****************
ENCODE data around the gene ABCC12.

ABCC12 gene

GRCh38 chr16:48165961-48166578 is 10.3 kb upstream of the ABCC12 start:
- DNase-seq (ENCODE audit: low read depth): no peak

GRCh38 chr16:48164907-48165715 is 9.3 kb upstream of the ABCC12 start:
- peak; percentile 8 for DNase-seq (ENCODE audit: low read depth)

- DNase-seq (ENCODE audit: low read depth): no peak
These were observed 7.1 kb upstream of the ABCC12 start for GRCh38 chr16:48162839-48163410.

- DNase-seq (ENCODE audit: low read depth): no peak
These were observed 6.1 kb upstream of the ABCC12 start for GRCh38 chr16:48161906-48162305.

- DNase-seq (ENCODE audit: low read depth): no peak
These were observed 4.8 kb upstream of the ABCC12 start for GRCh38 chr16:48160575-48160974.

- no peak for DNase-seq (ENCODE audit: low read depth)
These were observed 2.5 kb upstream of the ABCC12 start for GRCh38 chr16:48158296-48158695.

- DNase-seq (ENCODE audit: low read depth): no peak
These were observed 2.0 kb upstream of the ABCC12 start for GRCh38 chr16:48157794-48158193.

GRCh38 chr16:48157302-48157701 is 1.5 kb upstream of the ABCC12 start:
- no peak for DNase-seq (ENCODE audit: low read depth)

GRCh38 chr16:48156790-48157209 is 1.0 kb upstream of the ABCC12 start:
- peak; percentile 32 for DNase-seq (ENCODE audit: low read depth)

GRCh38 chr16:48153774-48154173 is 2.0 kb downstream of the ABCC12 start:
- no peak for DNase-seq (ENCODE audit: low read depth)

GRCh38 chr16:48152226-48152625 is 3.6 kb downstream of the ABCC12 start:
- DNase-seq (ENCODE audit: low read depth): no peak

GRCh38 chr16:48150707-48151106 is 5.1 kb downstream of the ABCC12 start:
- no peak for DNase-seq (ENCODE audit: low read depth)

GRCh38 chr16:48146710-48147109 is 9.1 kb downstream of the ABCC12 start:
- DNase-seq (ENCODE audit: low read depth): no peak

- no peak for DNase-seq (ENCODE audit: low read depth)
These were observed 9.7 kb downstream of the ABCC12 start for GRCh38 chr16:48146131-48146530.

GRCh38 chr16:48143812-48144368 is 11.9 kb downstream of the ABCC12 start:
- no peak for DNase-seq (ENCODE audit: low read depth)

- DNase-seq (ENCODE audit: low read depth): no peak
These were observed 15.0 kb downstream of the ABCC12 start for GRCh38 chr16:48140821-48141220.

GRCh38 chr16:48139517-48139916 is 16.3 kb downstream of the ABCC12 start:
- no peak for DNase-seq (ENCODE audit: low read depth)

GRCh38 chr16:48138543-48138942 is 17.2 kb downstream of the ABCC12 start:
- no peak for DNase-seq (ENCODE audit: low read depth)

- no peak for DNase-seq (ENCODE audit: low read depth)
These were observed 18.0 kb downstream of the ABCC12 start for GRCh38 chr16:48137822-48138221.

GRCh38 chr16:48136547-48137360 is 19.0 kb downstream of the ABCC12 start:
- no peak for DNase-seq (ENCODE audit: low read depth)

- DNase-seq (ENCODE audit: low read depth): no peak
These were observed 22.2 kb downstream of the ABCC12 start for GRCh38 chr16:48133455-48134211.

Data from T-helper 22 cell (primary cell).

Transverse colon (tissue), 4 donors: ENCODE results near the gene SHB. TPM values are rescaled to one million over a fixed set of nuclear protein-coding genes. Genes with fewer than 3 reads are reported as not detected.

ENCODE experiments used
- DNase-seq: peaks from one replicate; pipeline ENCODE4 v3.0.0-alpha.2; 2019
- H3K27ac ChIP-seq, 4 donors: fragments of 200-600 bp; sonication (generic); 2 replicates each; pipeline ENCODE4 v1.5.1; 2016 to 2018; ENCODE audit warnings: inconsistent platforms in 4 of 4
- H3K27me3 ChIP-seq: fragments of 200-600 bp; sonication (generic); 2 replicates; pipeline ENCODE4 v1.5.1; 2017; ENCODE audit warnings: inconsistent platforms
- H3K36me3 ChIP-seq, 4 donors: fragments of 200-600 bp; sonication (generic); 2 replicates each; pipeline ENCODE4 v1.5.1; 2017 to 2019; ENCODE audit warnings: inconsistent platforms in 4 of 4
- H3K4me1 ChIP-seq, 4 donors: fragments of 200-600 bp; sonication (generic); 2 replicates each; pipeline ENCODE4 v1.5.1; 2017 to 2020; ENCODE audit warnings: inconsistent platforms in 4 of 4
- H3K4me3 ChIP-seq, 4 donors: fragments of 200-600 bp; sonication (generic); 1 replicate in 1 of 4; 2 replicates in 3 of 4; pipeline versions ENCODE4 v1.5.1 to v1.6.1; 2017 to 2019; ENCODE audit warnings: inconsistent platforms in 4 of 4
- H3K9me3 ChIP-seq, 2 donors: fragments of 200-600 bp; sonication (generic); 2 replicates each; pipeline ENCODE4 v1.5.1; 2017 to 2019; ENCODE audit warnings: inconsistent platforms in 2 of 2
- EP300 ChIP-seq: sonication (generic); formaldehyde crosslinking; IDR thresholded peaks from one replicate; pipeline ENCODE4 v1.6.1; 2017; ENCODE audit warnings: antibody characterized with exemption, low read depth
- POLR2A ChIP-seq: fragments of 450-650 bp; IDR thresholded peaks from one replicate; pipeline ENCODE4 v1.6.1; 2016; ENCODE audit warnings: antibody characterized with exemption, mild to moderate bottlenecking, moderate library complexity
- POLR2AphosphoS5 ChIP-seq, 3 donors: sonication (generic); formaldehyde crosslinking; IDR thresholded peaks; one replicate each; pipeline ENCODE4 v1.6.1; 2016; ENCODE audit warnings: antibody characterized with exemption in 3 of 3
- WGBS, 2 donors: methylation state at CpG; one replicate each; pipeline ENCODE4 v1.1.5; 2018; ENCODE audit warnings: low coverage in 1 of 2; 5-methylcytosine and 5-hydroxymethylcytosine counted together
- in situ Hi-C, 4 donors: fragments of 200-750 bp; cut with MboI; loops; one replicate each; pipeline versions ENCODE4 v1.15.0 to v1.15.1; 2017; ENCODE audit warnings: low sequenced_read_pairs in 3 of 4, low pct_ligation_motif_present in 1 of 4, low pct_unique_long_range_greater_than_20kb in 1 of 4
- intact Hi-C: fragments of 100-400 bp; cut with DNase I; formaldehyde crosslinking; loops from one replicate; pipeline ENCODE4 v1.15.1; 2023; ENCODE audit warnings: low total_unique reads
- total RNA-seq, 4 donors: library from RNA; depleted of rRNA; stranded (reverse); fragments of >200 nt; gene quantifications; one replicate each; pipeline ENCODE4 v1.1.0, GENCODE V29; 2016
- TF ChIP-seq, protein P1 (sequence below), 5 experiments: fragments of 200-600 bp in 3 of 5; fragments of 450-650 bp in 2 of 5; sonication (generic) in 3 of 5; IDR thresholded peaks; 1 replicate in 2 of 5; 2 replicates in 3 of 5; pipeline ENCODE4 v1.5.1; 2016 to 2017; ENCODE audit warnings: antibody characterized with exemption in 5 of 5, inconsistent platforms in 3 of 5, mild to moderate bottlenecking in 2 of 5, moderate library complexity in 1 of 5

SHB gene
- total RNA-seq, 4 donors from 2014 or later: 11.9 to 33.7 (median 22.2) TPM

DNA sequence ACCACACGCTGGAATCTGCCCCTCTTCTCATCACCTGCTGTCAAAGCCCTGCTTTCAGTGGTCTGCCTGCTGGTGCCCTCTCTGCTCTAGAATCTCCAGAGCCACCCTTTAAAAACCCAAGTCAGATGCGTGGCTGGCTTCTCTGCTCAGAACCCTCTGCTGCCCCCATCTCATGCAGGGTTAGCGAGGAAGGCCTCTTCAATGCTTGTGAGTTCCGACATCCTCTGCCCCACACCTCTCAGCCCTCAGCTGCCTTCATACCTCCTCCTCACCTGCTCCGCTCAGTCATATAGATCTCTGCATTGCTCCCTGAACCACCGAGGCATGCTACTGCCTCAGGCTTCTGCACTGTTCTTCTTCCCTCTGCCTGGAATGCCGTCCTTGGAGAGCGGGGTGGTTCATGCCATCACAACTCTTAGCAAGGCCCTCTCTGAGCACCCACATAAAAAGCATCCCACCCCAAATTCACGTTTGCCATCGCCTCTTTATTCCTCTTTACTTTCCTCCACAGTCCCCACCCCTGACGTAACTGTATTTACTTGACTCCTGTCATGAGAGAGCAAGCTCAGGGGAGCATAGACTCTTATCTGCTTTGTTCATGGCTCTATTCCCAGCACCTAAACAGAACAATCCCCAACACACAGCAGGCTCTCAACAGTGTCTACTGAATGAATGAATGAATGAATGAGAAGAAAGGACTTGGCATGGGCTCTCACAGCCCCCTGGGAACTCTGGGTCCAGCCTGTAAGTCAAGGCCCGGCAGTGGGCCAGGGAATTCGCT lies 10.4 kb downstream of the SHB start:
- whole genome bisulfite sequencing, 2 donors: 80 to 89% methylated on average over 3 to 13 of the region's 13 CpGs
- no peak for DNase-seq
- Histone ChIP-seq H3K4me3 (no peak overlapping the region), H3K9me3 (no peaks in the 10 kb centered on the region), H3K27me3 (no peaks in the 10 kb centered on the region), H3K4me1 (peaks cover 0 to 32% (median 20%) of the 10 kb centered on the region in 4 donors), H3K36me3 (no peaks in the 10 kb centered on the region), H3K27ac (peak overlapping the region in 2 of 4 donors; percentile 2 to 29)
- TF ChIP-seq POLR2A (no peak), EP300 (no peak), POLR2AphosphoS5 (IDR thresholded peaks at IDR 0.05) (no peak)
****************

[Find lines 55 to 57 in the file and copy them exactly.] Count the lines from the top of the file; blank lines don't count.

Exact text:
- EP300 ChIP-seq: sonication (generic); formaldehyde crosslinking; IDR thresholded peaks from one replicate; pipeline ENCODE4 v1.6.1; 2017; ENCODE audit warnings: antibody characterized with exemption, low read depth
- POLR2A ChIP-seq: fragments of 450-650 bp; IDR thresholded peaks from one replicate; pipeline ENCODE4 v1.6.1; 2016; ENCODE audit warnings: antibody characterized with exemption, mild to moderate bottlenecking, moderate library complexity
- POLR2AphosphoS5 ChIP-seq, 3 donors: sonication (generic); formaldehyde crosslinking; IDR thresholded peaks; one replicate each; pipeline ENCODE4 v1.6.1; 2016; ENCODE audit warnings: antibody characterized with exemption in 3 of 3